Cherry building blocks | Good Fruit Grower


Longtime Michigan State University tart cherry breeder Amy Iezzoni stands near a trial block of tart cherries at the Northwest Michigan Horticulture Research Center in Traverse City in July, shortly before she retired. (Matt Milkovich/Good Fruit Grower)

The perfect tart cherry is within reach. It’s as red, flavorful and high-yielding as Montmorency but has firmer flesh and resistance to cherry leaf spot. It blooms after spring freeze events, but it still harvests before spotted wing drosophila populations explode. It also fits well with dwarfing rootstocks and an over-the-row mechanical harvester. 

That ideal cherry doesn’t yet exist, but its genetic building blocks are in place. It will take a fruit breeder, using new DNA-based tools, to combine all those desirable traits into a single variety. 

That new breeder will build on decades of work by Amy Iezzoni, a longtime horticulture professor at Michigan State University. Iezzoni, the nation’s only tart cherry breeder, officially retired at the end of July. Now 66, she hasn’t stopped working completely. She’s still evaluating trial blocks, making crosses and working with a doctoral student. When MSU hires a successor, she plans to work closely with them until they’re ready to move forward. 

“We’ve made a lot of progress on improving certain traits,” Iezzoni said. “We just haven’t packaged them all into one selection yet.”

Jim Nugent — grower, chair of the Michigan Tree Fruit Commission and former coordinator of MSU’s Northwest Michigan Horticulture Research Center — said a better variety, or varieties, is closer than ever, thanks to the work done by Iezzoni. 

“The probability of success is going to be much higher now that we have the tools Amy was instrumental in developing,” he said. “She deserves a lot of credit for what she’s done.”

Amy Iezzoni observes Balaton cherries at the Northwest Michigan Horticulture Research Center. She released Balaton, a Hungarian variety, into the U.S. market in the late 1990s. (Matt Milkovich/Good Fruit Grower)
Amy Iezzoni observes Balaton cherries at the Northwest Michigan Horticulture Research Center. She released Balaton, a Hungarian variety, into the U.S. market in the late 1990s. (Matt Milkovich/Good Fruit Grower)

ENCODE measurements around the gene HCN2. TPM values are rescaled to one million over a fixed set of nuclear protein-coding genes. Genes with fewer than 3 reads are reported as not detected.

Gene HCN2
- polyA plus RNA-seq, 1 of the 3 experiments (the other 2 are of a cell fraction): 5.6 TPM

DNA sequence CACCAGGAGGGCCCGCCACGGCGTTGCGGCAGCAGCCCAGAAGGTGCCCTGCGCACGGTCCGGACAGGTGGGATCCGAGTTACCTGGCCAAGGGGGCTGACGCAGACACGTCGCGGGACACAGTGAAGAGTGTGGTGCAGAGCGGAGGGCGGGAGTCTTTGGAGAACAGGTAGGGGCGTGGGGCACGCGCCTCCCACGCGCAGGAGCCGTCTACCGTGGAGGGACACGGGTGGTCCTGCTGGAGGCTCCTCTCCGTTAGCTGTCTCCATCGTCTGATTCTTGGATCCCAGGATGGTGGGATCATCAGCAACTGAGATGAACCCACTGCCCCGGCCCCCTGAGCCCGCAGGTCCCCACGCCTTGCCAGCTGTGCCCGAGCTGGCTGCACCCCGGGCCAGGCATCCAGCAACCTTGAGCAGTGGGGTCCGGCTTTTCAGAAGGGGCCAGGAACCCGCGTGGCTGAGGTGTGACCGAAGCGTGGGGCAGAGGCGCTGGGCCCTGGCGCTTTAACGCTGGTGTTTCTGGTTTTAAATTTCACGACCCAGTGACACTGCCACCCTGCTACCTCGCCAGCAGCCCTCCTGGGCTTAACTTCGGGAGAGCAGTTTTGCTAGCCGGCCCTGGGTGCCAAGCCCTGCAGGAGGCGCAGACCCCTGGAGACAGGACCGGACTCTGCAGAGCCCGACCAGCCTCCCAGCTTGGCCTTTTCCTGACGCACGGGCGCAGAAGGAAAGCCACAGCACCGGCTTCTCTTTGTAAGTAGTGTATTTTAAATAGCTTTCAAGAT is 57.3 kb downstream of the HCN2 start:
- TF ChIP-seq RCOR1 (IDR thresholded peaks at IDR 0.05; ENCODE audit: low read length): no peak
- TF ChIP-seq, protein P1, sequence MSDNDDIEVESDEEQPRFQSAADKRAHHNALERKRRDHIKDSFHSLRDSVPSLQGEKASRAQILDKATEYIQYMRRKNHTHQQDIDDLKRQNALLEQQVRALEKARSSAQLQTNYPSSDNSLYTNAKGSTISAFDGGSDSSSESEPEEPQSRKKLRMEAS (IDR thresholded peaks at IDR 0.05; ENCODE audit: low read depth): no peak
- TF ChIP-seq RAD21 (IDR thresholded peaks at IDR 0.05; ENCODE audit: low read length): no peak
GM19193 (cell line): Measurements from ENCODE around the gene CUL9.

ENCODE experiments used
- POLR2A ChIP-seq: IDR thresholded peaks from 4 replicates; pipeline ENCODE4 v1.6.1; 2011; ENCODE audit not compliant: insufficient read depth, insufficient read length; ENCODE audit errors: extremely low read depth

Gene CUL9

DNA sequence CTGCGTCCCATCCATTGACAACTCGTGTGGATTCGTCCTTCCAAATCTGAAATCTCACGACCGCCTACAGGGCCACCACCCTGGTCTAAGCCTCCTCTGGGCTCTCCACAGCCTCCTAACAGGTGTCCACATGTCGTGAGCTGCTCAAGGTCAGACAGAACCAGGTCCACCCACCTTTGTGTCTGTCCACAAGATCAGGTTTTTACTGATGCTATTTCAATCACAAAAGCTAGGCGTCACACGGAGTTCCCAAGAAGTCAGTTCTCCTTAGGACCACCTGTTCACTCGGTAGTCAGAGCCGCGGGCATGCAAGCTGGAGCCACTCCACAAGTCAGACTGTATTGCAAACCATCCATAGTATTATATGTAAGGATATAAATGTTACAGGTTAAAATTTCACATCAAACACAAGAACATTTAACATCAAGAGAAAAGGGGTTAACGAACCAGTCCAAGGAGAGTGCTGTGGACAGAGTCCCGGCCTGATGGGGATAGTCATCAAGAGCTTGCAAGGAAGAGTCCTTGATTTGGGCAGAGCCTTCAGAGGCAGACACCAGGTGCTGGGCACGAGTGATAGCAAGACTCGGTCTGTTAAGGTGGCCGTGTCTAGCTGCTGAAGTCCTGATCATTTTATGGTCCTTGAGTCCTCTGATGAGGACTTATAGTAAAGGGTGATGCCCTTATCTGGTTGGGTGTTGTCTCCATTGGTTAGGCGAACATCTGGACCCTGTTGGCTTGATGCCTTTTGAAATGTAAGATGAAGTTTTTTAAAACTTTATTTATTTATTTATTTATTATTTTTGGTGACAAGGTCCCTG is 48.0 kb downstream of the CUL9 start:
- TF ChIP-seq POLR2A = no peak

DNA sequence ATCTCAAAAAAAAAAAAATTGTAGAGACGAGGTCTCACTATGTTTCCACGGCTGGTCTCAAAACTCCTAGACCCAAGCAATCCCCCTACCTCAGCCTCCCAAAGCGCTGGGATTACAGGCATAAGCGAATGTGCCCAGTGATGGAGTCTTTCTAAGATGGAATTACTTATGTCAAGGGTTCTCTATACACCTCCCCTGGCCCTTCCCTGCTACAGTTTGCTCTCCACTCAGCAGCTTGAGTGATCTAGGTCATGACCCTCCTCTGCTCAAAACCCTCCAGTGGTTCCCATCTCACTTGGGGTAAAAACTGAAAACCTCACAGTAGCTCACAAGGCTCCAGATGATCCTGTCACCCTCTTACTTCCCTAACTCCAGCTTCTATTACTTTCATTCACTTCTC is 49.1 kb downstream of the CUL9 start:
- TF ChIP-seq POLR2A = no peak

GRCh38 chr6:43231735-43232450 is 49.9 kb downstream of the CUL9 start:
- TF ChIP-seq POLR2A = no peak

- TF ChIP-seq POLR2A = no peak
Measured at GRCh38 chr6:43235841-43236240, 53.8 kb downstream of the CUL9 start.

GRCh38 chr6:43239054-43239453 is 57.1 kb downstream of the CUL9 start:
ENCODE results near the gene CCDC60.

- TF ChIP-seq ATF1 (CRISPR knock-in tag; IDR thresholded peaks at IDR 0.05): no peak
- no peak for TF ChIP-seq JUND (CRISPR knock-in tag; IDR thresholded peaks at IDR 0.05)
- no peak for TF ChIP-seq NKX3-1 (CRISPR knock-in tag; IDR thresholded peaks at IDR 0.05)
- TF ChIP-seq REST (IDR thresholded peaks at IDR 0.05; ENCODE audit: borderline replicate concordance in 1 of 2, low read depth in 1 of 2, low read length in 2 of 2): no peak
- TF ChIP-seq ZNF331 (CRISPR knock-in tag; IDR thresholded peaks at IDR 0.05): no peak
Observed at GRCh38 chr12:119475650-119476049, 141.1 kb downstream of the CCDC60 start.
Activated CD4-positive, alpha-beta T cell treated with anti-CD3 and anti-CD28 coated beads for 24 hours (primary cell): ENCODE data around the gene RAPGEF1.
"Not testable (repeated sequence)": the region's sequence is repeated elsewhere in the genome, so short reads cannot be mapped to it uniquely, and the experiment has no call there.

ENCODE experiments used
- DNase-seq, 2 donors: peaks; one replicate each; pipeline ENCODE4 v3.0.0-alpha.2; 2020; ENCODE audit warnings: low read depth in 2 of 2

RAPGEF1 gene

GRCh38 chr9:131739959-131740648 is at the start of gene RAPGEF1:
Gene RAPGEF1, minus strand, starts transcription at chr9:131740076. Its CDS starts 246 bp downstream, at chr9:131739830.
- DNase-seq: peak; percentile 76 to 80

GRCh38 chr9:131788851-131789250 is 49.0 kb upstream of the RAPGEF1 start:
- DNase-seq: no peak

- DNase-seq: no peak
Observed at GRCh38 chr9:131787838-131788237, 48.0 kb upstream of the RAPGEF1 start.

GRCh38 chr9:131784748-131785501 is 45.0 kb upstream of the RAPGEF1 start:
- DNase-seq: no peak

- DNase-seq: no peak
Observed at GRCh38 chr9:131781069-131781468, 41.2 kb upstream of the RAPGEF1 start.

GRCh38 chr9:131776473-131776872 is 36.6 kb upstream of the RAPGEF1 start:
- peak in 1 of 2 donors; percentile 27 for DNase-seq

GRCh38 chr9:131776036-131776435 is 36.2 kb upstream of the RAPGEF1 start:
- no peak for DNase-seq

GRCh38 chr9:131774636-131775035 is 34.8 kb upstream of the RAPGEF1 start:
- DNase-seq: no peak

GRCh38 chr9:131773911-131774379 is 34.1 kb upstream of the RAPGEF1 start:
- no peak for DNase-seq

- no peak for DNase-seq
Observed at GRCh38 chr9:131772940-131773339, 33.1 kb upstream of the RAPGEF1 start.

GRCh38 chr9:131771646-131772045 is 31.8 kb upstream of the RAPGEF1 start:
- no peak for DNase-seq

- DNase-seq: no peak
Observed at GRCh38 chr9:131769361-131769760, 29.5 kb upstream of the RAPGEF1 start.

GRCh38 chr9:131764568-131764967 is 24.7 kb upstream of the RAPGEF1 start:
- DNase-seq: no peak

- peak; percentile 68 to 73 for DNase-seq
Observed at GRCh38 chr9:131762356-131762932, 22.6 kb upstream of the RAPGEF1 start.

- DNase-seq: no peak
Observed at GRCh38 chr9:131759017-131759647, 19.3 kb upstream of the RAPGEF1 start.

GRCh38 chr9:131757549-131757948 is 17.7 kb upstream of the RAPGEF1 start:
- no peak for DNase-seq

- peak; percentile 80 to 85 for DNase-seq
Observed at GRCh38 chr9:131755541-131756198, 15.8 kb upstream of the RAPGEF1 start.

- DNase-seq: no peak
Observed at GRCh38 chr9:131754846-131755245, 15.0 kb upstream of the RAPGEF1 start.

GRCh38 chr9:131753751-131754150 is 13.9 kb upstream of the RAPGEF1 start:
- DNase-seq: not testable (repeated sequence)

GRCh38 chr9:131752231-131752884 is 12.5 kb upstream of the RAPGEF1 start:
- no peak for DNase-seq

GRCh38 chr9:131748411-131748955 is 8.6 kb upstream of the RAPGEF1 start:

Starting from scratch

MSU hired Iezzoni as a stone fruit breeder in 1981, after she earned a doctorate in plant breeding and genetics from the University of Wisconsin-Madison. She decided to focus on tart cherries, the top stone fruit in Michigan. Because she was starting a breeding program from scratch, her first major task was collecting germplasm. She spent about 10 years as an international plant collector, concentrating her travels in Eastern Europe, the center of tart cherry diversity. By the time she was finished, MSU housed the largest collection of tart cherry germplasm in the world.

Four decades ago, there was no DNA information available to fruit breeders, and they largely “worked in the dark.” Crosses took years to reveal their traits, and successes were often a matter of luck. But genetic discoveries made over the last two or three decades have added speed and certainty to the breeding process, she said.

Seeking to take advantage of these trends and pool their genetic discoveries, Iezzoni and dozens of other fruit breeders and geneticists formed RosBREED more than a decade ago, a nationwide project focused on breeding new cultivars of Rosaceae crops using DNA-based tools. Iezzoni served as RosBREED’s director until the project ended in 2019. 

Among other things, the new genetic tools helped Iezzoni detect and purge the tart cherry’s self-incompatibility trait from her breeding program — a trait that would have been hard to detect otherwise.